The professionals at Martha Stewart Living Omnimedia generate a broad compilation of ‘how to’ articles, books, television programs, newspaper columns, radio sections and products relating to the eight core content areas all through the four business section.
Publishing is Martha Stewart Living Omnimedia's largest business section that accounted for US $182.6 million of total revenues for 2002. It includes magazines such as Martha Stewart Living and Martha Stewart Weddings, nearly 40 Martha Stewart books, the ask Martha newspaper column and radio show, and a music library of compilation CDs. The Television section accounted for US $ 26.7 million of total revenues for 2002, where it now offers around 30 opportunities every week for viewers to watch Martha Stewart programming. Kmart plays a huge role in Martha Stewart Living Omnimedia's merchandising section. In 1987, Martha Stewart Living Omnimedia and Kmart created a partnership that has been extremely beneficial for both companies. Sales of Martha Stewart merchandise in Kmart stores have reportedly been in excess of US $5 billion since the beginning of the partnership. (Louria, 2) In 2001, Kmart sold US $1.5 billion worth of Martha Stewart Everyday house wares, and those licensing fees accounted for almost 25% of Martha Stewart Living Omnimedia's profits. But since Kmart filed for bankruptcy on January 22, 2001, Martha Stewart Living Omnimedia finds its fastest growing section - merchandising - in jeopardy. Kmart has increasingly lost ground to competitors such as Wal-Mart and Target due to ill-advised price-cutting strategies and a mismanaged supply chain. It has already closed the doors of 250 to 350 of 2,100 stores and Martha Stewart Living Omnimedia has taken quite a hit.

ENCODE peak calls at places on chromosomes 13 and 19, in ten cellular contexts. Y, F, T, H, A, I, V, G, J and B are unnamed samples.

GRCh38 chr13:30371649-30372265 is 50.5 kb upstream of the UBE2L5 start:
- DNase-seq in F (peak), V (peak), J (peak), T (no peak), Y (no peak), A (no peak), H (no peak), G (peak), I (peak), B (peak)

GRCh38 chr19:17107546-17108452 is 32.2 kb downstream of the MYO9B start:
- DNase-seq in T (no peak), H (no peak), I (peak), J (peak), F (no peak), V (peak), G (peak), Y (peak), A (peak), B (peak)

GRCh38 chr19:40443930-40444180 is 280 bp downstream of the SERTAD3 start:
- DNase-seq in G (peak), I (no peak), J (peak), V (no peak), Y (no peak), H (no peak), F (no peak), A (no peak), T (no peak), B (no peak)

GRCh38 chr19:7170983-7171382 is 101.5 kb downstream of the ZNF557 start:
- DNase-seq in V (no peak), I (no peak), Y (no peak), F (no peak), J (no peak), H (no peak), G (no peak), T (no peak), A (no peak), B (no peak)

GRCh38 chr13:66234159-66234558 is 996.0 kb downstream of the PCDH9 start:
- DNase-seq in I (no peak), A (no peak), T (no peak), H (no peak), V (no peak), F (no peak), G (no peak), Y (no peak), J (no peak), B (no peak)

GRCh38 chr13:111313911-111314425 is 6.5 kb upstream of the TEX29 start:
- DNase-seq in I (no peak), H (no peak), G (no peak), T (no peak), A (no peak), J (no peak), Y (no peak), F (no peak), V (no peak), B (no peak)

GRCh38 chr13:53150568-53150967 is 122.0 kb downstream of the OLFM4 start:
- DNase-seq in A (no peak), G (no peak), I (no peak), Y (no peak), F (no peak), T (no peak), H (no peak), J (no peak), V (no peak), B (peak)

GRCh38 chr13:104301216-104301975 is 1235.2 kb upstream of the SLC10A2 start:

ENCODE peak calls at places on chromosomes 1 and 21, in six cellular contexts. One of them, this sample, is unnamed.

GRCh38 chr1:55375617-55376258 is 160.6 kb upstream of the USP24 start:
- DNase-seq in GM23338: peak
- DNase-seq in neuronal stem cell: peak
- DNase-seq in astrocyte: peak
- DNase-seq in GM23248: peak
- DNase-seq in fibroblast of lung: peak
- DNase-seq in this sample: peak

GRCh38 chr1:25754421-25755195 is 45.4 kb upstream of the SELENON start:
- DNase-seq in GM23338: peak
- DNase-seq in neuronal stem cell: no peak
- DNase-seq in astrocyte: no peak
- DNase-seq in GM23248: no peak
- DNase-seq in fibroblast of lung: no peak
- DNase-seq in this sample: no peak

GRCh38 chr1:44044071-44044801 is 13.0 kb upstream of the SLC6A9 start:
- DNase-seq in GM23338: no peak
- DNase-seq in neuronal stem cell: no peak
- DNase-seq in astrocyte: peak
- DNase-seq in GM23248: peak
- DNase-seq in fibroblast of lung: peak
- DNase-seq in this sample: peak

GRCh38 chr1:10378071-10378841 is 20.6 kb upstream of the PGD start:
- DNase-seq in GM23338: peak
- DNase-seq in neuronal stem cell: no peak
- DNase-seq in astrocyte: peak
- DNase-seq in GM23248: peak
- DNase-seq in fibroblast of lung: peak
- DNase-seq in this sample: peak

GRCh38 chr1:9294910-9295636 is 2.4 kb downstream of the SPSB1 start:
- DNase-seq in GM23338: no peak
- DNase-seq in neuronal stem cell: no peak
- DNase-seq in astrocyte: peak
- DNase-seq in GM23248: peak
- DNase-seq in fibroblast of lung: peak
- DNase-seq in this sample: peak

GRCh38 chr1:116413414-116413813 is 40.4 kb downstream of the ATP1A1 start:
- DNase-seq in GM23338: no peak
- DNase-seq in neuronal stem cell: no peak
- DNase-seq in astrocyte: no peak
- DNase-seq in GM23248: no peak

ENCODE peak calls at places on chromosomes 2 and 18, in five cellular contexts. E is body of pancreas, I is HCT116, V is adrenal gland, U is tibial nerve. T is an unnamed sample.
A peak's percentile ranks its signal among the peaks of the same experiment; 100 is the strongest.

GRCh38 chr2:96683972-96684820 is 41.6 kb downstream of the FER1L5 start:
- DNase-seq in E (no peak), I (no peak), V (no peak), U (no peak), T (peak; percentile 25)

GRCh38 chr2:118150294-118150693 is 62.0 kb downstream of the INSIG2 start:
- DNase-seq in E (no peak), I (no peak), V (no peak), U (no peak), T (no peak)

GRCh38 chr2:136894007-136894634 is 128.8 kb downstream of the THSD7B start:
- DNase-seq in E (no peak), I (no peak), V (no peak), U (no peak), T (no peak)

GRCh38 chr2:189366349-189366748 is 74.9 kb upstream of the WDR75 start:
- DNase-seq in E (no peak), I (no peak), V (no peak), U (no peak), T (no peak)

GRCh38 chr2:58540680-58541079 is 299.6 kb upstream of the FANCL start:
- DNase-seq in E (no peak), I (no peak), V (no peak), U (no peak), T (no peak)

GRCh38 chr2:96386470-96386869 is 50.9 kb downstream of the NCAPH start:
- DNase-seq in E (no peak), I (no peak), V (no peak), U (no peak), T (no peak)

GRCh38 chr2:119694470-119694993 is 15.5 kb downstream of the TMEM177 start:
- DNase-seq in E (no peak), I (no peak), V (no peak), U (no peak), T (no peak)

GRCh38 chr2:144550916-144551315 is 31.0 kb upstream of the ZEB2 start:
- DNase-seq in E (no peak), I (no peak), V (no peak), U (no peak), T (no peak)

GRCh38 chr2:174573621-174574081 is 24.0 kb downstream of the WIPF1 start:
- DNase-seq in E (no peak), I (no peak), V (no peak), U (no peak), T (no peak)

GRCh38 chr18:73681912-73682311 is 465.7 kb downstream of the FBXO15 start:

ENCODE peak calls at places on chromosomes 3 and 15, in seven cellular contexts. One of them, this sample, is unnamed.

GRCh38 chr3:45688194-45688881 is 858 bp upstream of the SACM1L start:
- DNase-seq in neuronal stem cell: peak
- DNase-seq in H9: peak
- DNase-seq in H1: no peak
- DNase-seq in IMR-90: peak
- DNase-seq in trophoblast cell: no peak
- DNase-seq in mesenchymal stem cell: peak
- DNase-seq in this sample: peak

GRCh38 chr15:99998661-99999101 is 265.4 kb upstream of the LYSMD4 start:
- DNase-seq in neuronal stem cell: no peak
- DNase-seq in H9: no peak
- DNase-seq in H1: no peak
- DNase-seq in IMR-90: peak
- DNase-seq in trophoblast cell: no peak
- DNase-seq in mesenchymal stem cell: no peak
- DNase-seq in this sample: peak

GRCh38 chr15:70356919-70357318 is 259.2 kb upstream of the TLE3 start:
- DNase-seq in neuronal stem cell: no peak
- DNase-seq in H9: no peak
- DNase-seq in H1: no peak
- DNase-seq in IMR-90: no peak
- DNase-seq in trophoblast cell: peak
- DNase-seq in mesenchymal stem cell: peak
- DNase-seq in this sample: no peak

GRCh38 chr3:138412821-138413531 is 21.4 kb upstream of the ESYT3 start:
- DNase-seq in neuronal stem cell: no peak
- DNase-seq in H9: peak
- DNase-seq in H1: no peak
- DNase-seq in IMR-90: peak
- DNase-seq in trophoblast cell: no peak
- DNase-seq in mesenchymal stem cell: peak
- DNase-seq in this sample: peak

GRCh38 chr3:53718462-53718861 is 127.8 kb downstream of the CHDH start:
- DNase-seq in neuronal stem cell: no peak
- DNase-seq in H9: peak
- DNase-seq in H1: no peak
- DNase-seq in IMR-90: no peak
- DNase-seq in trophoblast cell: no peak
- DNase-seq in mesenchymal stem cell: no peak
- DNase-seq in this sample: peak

It has already closed the doors of 250 to 350 of 2,100 stores and Martha Stewart Living Omnimedia has taken quite a hit.
In many ways, the IPO for Martha Stewart Living Omnimedia, Inc. has thus far been the high watermark for both the organization and its principal stockholder, Martha Stewart. It was Martha's singular good fate-as well as bad fate-to go public with her stock offering at nearly the top of the greatest bull market in American history. This timing meant that while she immediately became a billionaire on paper, the stock would likely drift down with the rest of the market, so that, financially speaking at least, she had no where to go but down as well.
Not only has she so far been unable to hold on to the initial phenomenal gains from the IPO itself, but also there have come to be other-and more troublesome-questions clouding the organization's future. One question had been hovering over the organization from the day it went public: What would happen to the shares if Martha herself-who held more of them than anyone else-were to meet an untimely end It was the same question that some investors had tossed out regularly during the IPO road show. (Louria, 3) Now that the stock was trading publicly, it was no longer a matter of mere theoretical concern: More than a billion dollars of stock market wealth hung on the ability of the organization's chairman to bolt from bed each morning and begin pursuing one of the most demanding schedules of any public figure on earth.
And there was another problem that abruptly moved from the realm of the theoretical to the real: Would Martha's organization be able to survive looming problems besetting its most lucrative business partner, Kmart Corp. The entire matter became real, immediate, and suddenly